Pharmacy Technician Certification Board (PTCB) Examination Preparation
A whimsical reflection on 19 years of live presentations:
“Welcome to your review seminar. What do you hope to take home after our 8 hours together?” I look around the room for a few seconds and seeing everything from sleepy eyes to blank expressions. I offer some suggestions. “Algebra”, I say. The groans begin. “Hospital calculations”. The hands begin to rise along with the heads. Yes, they do know why they are here. One person says she needs help on those dosing calculations, another doesn’t understand how to convert temperatures. What about pharmaceutical law and aseptic technique? Pretty soon a conversation breaks out about the metric system and another about generic names and the top 200 drugs. I am writing down their requests as fast as they give them and when we are done, I look at them and say, “By the end of the day, I will cover all of this and then some. So sit back, get your calculator out and let’s get started.”
I have given seminars to groups throughout North and South Carolina. The technicians are as diverse as any group you could find. We have taught grandmas, college students, part-time techs and foreign med students. The one common thread that they all have is the desire to pass the National Pharmacy Technician Certification Board Exam (PTCB). This exam was developed as a group effort by members of ASHP, APhA and pharmaceutical associations from Michigan and Illinois. It was determined that a need existed to formalize a basic responsibility that all technicians could meet to perform their duties adequately. Since that time over 80,000 techs have become certified.
The PTCB examination is given 3 times a year at locations throughout all 50 states. You can check their web site for the upcoming schedule and to register for taking the examination. An information packet can also be ordered by calling 202-429-7576. Visit https://www.ptcb.org
The exam consists of 125 multiple choice questions from which a score of 650 out of 900 must be achieved. The test is weighted so that hospital and retail technicians have equal opportunities. The test questions include information about pharmacy law, history, controlled substances, hospital IV administration and aseptic techniques. Much of the test focuses on math conversions, dosing problems, metric conversions, ratios, percentage preparations, allegations, hospital flow rate calculations, compounding problems and dilution of stock preps. The knowledge of commercial calculations such as net profit and business definitions along with the top 200 drugs, generic names, interactions and warnings is necessary. All in all, most people walk out of the exam wishing that they had prepared better for it.
One of the many questions that I get from the audience is “If I pass the exam. then what”? The fact that a tech is at least interested in looking into the exam says that the person is motivated to excel in the field of work that they have chosen. They know how much the pharmacist depends on them and understands that a professional team is what it takes to serve the public. The personal satisfaction of passing a national board exam has got to be one of the most gratifying feelings that a technician could have. To know that you are an accepted member of a specialized group of people that have mastered a complex body of knowledge and can prove it with a license, is a great honor. You earn the respect from your patients, peers and other health care providers, not to mention, the potential for improving your salary objectives has improved.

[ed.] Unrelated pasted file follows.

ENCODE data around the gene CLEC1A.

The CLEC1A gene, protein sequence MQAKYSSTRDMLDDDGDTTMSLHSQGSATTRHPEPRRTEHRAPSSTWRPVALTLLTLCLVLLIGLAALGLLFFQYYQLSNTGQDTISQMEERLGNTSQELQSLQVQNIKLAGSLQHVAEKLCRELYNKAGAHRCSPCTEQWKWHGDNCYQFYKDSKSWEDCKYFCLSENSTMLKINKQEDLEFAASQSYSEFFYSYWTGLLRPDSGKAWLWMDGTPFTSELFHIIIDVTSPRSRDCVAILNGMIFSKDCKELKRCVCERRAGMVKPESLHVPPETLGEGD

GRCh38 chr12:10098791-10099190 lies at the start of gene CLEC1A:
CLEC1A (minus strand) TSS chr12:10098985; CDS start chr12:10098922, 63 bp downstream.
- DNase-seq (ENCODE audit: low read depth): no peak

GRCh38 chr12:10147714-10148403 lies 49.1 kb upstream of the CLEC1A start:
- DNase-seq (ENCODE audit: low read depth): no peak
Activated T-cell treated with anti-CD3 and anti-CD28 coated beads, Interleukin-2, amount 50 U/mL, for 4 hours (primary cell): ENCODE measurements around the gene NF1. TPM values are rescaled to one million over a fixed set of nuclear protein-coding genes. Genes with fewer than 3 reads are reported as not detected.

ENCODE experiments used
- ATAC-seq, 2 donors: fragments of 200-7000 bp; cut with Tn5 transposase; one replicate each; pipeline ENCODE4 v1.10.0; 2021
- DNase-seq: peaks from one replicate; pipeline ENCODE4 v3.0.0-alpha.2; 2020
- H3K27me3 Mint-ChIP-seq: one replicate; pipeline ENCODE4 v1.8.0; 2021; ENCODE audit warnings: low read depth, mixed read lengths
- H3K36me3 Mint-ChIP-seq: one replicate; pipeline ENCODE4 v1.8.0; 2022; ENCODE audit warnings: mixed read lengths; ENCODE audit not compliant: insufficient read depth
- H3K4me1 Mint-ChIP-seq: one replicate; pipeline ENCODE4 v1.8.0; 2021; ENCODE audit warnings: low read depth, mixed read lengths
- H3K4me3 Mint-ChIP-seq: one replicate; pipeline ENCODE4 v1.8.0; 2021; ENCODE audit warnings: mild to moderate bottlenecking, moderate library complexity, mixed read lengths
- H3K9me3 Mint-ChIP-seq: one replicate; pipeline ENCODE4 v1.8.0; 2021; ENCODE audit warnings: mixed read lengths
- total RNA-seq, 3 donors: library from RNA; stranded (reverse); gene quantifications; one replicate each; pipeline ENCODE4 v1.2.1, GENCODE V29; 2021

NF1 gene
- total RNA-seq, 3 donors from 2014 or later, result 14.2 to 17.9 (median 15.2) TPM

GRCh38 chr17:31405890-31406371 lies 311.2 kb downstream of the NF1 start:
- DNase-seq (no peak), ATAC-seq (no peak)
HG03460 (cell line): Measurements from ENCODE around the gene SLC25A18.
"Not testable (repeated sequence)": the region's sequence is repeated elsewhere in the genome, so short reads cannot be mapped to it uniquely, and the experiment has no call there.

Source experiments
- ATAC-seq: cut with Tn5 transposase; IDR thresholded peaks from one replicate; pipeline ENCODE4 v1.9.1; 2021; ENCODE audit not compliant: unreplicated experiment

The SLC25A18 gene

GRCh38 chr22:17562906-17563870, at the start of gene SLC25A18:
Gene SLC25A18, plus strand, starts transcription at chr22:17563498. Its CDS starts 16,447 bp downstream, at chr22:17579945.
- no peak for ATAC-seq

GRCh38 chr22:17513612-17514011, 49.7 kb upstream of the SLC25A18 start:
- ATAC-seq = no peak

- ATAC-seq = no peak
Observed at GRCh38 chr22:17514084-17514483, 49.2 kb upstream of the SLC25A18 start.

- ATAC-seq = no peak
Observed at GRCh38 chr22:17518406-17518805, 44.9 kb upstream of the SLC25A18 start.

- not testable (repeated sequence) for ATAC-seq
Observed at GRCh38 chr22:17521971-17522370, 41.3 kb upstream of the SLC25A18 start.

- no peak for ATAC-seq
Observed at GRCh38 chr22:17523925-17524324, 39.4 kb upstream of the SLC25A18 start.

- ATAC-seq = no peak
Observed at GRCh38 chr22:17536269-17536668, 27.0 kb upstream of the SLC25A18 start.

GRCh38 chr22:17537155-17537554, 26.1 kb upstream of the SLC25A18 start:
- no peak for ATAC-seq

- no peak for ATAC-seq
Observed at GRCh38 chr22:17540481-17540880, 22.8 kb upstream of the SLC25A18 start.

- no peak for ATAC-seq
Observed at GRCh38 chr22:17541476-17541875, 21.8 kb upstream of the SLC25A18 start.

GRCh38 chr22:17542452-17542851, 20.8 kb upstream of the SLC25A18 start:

As I am based in North Carolina I have partnered with the North Carolina Association of Pharmacists (NCAP) to bring a review course to locations throughout North Carolina with the intention of not only reviewing the basic information necessary to pass the exam but also preparing the “student” for the day of the exam. It is impossible to teach a complete pharmacy course in 8 hours and most people planning to take the test have taken some steps to prepare for it. We go over every part of the practice that the exam tests and reassures the tech that they have the basic knowledge necessary to pass. A workbook is given to each participant that they use throughout the day. Along with lecture notes, it includes problems and examples for later studying. A video on hospital pharmacy is presented with a discussion that follows. The seminar is designed to be interactive, thought provoking, casual and fun. The participant will leave tired but confident.
“Well”, I say, “it’s about 5:30pm and we have completed our review. Have I met your review expectations?” The common answer is yes and with a smile on their faces, they leave the class. I sit for a second, sipping the remaining cold coffee from the morning and reflect on the day. Did everyone understand? Did I spend enough time with this person on their specific question? Will they go back and study the techniques that I gave them? Was there enough time to complete everything? Will they all pass? I smile knowing that 219 out of 220 of my previous “students” have passed the exam. This tells me that I have done another good job. I pack my laptop, printed materials and head to the next city for the next presentation.